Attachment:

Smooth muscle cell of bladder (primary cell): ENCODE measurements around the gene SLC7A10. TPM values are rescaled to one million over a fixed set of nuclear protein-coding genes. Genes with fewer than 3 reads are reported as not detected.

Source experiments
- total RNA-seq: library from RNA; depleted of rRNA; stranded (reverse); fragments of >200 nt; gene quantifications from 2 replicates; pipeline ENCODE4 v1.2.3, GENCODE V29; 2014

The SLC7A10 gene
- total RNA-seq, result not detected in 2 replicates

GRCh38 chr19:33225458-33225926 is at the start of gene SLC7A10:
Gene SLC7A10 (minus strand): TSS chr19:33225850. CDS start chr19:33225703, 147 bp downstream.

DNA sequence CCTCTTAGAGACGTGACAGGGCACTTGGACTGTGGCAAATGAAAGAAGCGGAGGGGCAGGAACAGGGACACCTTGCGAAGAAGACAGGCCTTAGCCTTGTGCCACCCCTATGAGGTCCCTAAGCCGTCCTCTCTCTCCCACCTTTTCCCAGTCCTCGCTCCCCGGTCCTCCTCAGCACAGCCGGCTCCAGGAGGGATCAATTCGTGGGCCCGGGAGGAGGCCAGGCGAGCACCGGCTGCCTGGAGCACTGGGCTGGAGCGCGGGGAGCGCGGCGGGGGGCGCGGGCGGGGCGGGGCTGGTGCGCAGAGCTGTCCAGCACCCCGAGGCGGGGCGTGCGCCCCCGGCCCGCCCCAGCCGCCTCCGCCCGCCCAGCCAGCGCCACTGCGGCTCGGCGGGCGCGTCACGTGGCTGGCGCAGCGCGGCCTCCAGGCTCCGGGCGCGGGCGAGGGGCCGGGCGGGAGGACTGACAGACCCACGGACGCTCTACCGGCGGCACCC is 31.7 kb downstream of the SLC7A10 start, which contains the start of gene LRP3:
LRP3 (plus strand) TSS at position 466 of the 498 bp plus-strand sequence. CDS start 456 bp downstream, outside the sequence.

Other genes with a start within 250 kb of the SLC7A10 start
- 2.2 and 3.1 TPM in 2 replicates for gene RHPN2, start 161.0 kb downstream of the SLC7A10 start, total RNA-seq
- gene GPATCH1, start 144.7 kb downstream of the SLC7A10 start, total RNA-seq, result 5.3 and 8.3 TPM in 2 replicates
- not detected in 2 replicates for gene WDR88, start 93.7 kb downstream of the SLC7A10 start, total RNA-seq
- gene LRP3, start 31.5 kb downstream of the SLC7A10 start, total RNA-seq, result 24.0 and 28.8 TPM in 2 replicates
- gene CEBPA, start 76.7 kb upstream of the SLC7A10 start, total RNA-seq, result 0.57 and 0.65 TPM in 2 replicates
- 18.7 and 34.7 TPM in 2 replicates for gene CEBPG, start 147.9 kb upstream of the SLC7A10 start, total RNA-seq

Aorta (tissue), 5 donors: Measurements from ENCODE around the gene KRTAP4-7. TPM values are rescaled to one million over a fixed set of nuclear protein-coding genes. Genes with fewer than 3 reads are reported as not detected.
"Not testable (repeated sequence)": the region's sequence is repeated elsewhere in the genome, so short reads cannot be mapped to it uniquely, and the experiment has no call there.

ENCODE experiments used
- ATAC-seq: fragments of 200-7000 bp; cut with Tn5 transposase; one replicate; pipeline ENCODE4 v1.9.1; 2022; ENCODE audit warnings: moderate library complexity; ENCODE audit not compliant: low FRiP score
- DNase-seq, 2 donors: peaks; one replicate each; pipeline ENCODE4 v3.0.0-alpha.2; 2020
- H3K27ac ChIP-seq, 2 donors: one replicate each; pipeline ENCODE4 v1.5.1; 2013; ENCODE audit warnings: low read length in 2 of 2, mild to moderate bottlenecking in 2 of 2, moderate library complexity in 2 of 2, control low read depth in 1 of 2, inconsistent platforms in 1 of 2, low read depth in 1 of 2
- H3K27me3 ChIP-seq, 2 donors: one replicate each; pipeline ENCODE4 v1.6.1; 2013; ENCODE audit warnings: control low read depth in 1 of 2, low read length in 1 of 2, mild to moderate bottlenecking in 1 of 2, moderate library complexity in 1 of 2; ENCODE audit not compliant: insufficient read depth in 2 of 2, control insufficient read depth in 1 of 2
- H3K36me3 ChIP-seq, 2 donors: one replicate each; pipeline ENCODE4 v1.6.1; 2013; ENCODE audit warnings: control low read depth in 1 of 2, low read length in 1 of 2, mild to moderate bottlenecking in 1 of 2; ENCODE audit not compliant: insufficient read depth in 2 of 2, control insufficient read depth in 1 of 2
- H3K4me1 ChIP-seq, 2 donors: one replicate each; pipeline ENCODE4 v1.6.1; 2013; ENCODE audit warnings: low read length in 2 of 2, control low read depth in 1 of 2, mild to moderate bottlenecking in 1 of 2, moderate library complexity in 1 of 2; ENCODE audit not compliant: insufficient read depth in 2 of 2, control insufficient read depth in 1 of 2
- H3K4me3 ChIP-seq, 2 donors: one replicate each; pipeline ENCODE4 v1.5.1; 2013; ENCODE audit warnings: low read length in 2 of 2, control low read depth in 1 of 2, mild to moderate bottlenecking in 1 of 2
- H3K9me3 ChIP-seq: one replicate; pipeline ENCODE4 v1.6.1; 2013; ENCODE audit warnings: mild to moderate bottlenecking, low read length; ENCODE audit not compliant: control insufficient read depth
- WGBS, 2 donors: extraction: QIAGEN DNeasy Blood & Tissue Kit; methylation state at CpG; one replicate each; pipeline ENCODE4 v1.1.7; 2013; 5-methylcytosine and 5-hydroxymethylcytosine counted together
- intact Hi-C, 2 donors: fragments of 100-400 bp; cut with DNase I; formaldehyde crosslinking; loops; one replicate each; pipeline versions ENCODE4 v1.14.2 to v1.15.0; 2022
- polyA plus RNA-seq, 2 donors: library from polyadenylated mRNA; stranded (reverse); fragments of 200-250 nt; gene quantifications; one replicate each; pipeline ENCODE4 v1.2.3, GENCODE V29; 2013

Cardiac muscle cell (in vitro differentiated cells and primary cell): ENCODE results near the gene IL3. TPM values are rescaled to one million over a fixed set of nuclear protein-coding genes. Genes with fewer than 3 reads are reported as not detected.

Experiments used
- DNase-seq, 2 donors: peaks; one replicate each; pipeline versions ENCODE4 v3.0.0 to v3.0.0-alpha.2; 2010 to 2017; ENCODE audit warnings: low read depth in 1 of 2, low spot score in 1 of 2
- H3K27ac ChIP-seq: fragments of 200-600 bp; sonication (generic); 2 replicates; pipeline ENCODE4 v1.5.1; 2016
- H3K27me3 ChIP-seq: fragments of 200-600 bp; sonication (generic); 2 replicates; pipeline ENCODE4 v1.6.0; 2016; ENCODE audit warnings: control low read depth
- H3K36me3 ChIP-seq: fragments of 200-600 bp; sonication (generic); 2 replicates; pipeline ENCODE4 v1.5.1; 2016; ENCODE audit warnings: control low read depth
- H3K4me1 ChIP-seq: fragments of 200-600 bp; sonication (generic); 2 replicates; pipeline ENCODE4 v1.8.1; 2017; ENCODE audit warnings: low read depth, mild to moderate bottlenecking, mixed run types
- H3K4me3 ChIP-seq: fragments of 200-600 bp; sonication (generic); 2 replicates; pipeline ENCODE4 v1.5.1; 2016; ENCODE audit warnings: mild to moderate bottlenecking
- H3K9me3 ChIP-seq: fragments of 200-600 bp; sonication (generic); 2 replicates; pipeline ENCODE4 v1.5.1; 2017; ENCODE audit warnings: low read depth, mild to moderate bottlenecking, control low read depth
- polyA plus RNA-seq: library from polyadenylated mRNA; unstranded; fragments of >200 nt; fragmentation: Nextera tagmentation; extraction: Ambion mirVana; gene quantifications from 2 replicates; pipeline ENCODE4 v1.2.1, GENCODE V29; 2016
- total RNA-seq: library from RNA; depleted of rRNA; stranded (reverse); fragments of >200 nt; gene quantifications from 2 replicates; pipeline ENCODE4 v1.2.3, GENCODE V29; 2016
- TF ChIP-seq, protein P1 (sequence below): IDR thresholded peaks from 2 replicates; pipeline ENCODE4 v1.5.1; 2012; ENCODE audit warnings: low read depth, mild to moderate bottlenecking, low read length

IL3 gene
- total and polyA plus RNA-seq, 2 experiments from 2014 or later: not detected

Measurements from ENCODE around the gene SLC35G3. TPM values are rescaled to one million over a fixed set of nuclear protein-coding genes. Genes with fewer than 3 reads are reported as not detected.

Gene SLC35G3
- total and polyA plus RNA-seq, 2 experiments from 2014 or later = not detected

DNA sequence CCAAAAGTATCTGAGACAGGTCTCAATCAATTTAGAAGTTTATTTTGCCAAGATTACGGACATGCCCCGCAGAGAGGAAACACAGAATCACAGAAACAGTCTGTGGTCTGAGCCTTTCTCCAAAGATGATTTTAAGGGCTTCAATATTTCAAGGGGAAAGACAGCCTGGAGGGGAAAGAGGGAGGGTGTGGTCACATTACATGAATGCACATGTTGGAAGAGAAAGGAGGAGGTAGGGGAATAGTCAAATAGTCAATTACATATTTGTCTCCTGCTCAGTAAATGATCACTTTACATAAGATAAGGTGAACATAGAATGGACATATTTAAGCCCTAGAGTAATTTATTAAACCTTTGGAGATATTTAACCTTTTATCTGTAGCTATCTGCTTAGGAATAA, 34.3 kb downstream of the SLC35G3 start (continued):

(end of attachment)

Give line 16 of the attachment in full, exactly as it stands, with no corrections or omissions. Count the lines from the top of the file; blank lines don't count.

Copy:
- 18.7 and 34.7 TPM in 2 replicates for gene CEBPG, start 147.9 kb upstream of the SLC7A10 start, total RNA-seq